Jolene Pierangeli
Oct 22, 2019

It is no secret and it shouldn’t come as a surprise to anyone reading this that construction technology is being released at an exponential rate.  McKinsey reported construction technology as a growth area and startup funding is investing billions in this growing industry.

Despite this evidence of progress, there is still reluctance within the industry to embrace construction technology.  One of our associations said they estimated acceptance within their membership to be around 35-40%, which is very low but not surprising as construction has been historically slow to adopt when it comes to technology.

Whether you are taking a “wait and see" approach or delaying because of past experiences and associated costs, I want to highlight 5 reasons you should be embracing construction technology.

 

1. Labor Productivity

This is arguably the #1 reason for adoption.  No matter what type of construction vertical you are in, labor shortages are a concern.  Utilizing construction technology, like robotics would bring a huge benefit from a labor standpoint.  An interesting statistic I found associated with labor productivity and adoption revealed that a general contractor is more likely than a specialty contractor to be using technology.  In fact, 73% are using at least one type of construction technology versus the 21% of trade contractors. Even more interesting is that 66% of all contractors polled, regardless of whether they adopted construction technology, saw labor productivity as a primary incentive.    

 

2. Increased Utilization = Making More

No matter how well you manage the schedule, if you aren’t bidding the work correctly or maximizing utilization of your equipment you won’t make money and will likely end up losing money instead.  Imagine if you could see the utilization for any asset in real-time and know the percentage of asset utilization on every job site.  If you knew that information, chances are that you would be making different decisions.  Those informed decisions could impact your own, move, buy/rent decisions on equipment which would spare you a lot of time and money—positively impacting your on-time delivery and bottom line.

 

3. Schedule Management

If everything went according to plan, there wouldn’t be a need for this, but it doesn’t. You can really streamline your projects and improve efficiencies with a Construction Project Management software (CPM).  Construction management requires expertise, the right tools and experience across a myriad of areas.  Being in touch with everyone on the project is crucial to keeping a project on schedule.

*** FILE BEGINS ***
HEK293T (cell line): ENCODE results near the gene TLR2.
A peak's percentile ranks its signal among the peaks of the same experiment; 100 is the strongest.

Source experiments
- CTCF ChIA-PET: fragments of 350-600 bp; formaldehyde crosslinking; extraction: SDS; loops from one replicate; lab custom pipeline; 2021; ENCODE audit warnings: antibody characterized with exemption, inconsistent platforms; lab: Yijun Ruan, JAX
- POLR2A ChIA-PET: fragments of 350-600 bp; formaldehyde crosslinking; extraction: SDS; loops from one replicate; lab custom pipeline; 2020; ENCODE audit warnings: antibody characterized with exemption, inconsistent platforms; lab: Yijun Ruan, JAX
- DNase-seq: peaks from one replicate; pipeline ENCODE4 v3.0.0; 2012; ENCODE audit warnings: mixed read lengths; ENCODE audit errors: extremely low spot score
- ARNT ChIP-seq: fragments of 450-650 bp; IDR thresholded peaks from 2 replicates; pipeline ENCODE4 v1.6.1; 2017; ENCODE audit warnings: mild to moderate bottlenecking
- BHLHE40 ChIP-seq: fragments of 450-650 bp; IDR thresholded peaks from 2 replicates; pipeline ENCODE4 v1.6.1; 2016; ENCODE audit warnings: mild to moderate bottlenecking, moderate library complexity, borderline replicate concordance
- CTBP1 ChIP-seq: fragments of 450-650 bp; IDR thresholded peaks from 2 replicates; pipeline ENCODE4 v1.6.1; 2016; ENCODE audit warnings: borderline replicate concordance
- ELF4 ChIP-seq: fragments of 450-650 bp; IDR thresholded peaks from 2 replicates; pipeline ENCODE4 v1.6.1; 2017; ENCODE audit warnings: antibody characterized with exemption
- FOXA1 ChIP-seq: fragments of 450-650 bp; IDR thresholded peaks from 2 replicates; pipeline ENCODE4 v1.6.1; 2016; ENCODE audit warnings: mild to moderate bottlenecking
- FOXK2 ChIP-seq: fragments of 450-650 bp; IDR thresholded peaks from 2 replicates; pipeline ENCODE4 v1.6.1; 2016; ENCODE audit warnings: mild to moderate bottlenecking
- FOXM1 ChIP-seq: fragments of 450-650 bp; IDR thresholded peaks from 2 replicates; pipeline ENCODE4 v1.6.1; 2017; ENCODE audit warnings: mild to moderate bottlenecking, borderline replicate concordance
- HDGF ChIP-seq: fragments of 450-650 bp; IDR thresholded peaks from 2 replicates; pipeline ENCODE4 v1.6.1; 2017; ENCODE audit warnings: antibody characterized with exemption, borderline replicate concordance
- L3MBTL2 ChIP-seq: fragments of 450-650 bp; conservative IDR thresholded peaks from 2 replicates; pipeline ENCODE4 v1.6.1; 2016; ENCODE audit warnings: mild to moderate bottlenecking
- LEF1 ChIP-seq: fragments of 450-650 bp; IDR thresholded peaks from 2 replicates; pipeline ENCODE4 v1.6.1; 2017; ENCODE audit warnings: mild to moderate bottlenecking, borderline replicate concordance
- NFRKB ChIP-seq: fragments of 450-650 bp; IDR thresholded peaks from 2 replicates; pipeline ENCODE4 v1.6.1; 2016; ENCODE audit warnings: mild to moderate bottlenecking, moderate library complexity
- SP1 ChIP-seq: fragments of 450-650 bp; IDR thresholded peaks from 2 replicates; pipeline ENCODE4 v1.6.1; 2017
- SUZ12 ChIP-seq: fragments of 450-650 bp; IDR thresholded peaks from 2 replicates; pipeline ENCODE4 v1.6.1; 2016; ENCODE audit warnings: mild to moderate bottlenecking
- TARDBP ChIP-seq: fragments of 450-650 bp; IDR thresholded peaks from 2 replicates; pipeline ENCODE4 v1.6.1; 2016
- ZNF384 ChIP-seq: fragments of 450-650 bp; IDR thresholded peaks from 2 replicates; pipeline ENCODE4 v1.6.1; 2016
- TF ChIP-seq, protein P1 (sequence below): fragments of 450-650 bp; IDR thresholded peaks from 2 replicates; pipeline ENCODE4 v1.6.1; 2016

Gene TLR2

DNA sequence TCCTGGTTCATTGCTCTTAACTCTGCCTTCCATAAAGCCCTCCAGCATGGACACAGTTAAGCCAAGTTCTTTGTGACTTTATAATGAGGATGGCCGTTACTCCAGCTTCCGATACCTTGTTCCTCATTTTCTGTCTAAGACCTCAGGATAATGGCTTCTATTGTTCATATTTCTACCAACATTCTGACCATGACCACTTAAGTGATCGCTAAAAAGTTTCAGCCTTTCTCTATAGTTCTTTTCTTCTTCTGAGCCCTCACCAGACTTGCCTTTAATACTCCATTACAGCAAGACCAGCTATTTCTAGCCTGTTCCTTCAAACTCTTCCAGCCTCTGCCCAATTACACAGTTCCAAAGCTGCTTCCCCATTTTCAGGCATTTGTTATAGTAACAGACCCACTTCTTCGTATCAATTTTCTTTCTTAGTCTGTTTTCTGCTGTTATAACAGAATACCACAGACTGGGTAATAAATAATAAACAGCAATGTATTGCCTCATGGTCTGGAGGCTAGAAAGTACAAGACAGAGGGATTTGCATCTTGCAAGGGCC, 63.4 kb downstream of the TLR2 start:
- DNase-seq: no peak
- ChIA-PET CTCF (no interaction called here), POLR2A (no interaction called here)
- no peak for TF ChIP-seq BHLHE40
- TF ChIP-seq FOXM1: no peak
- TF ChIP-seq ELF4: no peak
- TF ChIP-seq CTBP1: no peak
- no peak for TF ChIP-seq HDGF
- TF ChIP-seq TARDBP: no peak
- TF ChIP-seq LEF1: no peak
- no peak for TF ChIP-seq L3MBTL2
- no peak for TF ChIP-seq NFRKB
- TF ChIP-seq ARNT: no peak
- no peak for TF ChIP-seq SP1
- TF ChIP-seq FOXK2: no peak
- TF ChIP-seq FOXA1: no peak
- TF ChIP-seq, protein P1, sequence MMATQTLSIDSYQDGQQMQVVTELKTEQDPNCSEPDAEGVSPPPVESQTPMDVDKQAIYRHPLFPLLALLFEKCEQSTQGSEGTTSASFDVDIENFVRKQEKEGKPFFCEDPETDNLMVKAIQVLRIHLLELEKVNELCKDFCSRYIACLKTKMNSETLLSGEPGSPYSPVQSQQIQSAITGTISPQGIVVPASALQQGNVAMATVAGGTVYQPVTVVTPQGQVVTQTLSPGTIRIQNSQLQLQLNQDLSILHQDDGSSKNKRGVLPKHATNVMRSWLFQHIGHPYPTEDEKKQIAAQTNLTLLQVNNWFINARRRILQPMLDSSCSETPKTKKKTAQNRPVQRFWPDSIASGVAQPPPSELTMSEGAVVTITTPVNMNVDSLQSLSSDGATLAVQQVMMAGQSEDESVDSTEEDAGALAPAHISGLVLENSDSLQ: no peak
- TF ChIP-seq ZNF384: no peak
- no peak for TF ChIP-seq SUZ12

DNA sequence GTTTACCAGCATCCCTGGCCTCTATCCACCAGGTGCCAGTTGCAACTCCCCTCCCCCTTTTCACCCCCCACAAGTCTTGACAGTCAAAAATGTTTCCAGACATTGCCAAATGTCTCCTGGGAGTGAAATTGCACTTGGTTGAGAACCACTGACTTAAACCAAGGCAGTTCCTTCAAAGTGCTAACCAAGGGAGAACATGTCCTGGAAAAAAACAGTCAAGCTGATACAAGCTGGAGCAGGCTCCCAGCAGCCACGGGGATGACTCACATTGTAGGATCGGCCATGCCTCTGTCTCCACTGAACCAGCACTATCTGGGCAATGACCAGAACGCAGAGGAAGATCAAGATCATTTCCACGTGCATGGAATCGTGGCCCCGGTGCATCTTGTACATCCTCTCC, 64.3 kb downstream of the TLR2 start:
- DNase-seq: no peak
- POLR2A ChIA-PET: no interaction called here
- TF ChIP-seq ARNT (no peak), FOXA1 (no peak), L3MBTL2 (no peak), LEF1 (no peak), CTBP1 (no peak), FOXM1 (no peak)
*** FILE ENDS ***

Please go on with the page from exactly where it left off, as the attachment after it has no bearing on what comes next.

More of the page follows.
4. Safety

There are several construction technologies out there to improve safety.  From Smart Hats to the Spot-r, these items are really striving toward making the industry a safer place to work.  In addition to these items, the use of Augmented reality (AR) can also help improve safety by spotting issues before the project even starts, which allows for better planning. And, a better EMR is always a competitive advantage for bidding and winning work.

 

5. Competitive Edge

Adoption isn’t an overnight process.  It requires change.  If you are taking the “wait and see” approach, you are putting yourself and your company behind the competition and that’s a tough spot to be in.  By implementing sooner than later, you could impact your labor productivity, schedule management, safety, logistics or other benefits I haven’t mentioned.  By waiting, your crews and staff aren’t any closer to adopting the new technology.  Companies that are implementing it now are ahead of the learning curve.  They are already figuring out what types of technology work for them and how to best utilize them in their organizations. 

The longer you wait the better adapted your competitor will be to using construction technologies and capitalizing on the data many of them provide.  Don’t risk your business’ future by waiting to see what happens.  Embrace technology now to ensure a bright future tomorrow.

 

Learn more about the history and future of construction technology in this white paper: Construction Technology:

Past, Present and Future.

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About Jolene Pierangeli